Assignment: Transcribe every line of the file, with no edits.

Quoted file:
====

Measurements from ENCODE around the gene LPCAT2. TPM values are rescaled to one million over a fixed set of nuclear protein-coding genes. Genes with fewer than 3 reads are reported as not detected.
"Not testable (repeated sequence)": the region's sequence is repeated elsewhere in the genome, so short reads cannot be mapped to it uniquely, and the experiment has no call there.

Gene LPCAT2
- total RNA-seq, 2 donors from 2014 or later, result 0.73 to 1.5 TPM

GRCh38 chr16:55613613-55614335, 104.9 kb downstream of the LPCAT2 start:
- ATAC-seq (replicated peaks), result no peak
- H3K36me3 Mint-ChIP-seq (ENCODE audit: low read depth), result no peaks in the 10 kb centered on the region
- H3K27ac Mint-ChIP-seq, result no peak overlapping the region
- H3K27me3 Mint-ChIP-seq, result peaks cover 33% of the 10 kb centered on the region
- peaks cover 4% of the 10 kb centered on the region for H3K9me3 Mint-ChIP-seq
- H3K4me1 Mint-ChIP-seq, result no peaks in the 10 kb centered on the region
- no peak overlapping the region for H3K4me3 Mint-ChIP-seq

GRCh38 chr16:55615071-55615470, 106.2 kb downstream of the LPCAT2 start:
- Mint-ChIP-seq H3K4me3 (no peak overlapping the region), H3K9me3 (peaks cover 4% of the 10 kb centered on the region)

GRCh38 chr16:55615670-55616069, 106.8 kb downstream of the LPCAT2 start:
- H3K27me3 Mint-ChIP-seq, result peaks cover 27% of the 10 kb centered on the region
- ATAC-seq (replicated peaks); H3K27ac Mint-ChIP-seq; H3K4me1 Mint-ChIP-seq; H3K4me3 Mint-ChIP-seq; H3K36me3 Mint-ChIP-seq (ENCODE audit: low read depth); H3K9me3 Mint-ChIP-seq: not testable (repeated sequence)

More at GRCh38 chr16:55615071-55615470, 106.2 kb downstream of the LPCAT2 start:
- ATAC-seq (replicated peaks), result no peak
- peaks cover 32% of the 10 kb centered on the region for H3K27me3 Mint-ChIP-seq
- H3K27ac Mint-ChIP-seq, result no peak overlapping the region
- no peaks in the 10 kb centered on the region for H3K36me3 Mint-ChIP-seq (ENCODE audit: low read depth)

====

Measurements from ENCODE around the gene LPCAT2. TPM values are rescaled to one million over a fixed set of nuclear protein-coding genes. Genes with fewer than 3 reads are reported as not detected.
"Not testable (repeated sequence)": the region's sequence is repeated elsewhere in the genome, so short reads cannot be mapped to it uniquely, and the experiment has no call there.

Gene LPCAT2
- total RNA-seq, 2 donors from 2014 or later, result 0.73 to 1.5 TPM

GRCh38 chr16:55613613-55614335, 104.9 kb downstream of the LPCAT2 start:
- ATAC-seq (replicated peaks), result no peak
- H3K36me3 Mint-ChIP-seq (ENCODE audit: low read depth), result no peaks in the 10 kb centered on the region
- H3K27ac Mint-ChIP-seq, result no peak overlapping the region
- H3K27me3 Mint-ChIP-seq, result peaks cover 33% of the 10 kb centered on the region
- peaks cover 4% of the 10 kb centered on the region for H3K9me3 Mint-ChIP-seq
- H3K4me1 Mint-ChIP-seq, result no peaks in the 10 kb centered on the region
- no peak overlapping the region for H3K4me3 Mint-ChIP-seq

GRCh38 chr16:55615071-55615470, 106.2 kb downstream of the LPCAT2 start:
- Mint-ChIP-seq H3K4me3 (no peak overlapping the region), H3K9me3 (peaks cover 4% of the 10 kb centered on the region)

GRCh38 chr16:55615670-55616069, 106.8 kb downstream of the LPCAT2 start:
- H3K27me3 Mint-ChIP-seq, result peaks cover 27% of the 10 kb centered on the region
- ATAC-seq (replicated peaks); H3K27ac Mint-ChIP-seq; H3K4me1 Mint-ChIP-seq; H3K4me3 Mint-ChIP-seq; H3K36me3 Mint-ChIP-seq (ENCODE audit: low read depth); H3K9me3 Mint-ChIP-seq: not testable (repeated sequence)

More at GRCh38 chr16:55615071-55615470, 106.2 kb downstream of the LPCAT2 start:
- ATAC-seq (replicated peaks), result no peak
- peaks cover 32% of the 10 kb centered on the region for H3K27me3 Mint-ChIP-seq
- H3K27ac Mint-ChIP-seq, result no peak overlapping the region
- no peaks in the 10 kb centered on the region for H3K36me3 Mint-ChIP-seq (ENCODE audit: low read depth)